Date Approved


Degree Type

Open Access Thesis

Degree Name

Master of Science (MS)

Department or School


Committee Member

Cara Shillington, Ph.D.

Committee Member

Steven Francoeur, Ph.D.

Committee Member

Allen Kurta, Ph.D.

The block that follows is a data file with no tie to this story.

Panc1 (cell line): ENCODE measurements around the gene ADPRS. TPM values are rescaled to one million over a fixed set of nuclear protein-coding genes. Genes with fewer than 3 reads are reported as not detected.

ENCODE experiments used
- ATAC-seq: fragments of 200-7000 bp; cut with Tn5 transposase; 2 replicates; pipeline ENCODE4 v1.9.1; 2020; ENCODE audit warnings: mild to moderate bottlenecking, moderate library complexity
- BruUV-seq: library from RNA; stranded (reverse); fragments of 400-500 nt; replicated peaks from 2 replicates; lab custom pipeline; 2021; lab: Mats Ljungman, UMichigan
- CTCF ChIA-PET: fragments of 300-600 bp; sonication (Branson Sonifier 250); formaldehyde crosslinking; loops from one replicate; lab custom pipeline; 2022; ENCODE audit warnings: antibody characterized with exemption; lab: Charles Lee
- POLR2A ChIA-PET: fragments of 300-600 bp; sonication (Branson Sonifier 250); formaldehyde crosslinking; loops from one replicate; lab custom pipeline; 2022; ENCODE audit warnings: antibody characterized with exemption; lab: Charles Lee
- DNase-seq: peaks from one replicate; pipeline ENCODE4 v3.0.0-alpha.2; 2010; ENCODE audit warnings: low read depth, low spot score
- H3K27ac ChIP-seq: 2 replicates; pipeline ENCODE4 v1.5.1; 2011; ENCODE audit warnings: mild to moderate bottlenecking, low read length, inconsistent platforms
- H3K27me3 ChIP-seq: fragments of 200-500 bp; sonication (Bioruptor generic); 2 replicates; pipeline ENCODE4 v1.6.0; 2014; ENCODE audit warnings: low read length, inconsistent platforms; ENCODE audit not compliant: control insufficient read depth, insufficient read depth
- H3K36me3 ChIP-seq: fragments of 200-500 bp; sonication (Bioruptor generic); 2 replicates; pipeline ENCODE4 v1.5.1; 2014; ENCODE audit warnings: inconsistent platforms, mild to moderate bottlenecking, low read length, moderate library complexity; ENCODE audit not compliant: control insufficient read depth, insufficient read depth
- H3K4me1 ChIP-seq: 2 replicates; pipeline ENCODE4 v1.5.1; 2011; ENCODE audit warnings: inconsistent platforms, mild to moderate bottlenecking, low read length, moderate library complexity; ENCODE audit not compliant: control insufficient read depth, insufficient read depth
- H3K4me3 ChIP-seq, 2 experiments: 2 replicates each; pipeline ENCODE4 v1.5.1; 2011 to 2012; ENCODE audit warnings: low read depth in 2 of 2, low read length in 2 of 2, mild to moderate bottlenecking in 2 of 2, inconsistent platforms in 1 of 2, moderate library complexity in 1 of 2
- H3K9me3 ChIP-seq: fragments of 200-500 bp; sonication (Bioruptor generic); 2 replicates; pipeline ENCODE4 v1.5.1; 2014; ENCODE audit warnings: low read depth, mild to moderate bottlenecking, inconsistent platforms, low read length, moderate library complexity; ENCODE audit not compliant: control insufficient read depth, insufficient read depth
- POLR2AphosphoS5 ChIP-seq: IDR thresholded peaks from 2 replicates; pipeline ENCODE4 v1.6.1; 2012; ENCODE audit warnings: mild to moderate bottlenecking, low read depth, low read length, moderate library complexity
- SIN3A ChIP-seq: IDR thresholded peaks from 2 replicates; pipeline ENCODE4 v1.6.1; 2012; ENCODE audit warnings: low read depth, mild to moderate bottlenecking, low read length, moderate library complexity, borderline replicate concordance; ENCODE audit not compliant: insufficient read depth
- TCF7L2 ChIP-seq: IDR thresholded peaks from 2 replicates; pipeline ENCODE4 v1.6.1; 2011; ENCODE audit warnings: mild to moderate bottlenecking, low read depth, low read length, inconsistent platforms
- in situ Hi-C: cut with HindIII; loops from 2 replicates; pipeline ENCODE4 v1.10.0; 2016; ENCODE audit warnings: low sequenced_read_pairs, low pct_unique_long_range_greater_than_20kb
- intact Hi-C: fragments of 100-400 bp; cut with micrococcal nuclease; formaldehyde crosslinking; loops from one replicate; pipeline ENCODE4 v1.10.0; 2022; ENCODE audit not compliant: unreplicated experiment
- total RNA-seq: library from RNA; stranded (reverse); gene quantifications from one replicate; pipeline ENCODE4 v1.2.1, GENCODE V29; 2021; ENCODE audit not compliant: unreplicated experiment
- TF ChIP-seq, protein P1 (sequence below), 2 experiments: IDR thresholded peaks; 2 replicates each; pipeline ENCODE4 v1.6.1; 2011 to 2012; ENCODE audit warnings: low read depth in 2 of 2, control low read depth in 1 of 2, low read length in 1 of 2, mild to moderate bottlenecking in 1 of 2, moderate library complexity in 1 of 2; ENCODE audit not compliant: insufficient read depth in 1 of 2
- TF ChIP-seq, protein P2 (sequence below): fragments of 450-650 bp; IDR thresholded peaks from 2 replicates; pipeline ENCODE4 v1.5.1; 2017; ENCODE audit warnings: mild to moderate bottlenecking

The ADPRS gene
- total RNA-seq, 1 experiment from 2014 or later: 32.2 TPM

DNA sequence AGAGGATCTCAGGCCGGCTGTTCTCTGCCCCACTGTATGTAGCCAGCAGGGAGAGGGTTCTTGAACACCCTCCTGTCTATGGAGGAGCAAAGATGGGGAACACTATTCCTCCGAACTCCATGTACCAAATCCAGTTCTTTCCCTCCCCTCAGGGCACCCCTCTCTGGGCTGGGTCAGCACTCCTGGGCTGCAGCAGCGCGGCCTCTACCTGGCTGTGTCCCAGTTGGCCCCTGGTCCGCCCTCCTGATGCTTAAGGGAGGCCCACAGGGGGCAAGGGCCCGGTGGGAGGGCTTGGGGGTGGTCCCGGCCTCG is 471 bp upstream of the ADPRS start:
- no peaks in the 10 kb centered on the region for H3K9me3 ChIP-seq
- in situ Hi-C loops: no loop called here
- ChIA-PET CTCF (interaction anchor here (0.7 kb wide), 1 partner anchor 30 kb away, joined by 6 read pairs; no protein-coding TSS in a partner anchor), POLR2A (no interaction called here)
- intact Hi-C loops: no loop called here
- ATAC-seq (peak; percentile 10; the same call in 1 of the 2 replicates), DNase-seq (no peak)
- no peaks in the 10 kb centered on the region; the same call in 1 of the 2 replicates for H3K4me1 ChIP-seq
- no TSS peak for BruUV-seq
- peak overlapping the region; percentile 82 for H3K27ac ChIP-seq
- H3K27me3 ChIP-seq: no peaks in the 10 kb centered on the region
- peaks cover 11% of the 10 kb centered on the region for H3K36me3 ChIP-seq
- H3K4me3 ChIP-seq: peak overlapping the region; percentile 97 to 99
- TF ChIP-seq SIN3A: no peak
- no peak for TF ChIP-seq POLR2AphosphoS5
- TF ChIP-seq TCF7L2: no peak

Pace-of-Life Syndrome (PoLS) links physiology, behavior, and life history to understand how an organism lives and is under-researched in many invertebrate groups. In this study I used five tarantula species to assess if they follow the predictions of PoLS. I compared individual species as well as Old- and New-World lineages and solitary and sub-social species. I predicted that Old- World and sub-social species would have higher resting metabolic rates (RMRs) and activity levels compared to New-World and solitary species. RMRs were measured using an open-flow respirometry system, and a classic open-arena test was used to assess activity level. Spearman’s correlation determined that there were significant correlations between activity levels and RMR which followed PoLS predictions. I concluded these tarantula species followed the PoLS hypothesis although not all trends were significant. This is novel research and provides a strong foundation for future research studies within this area.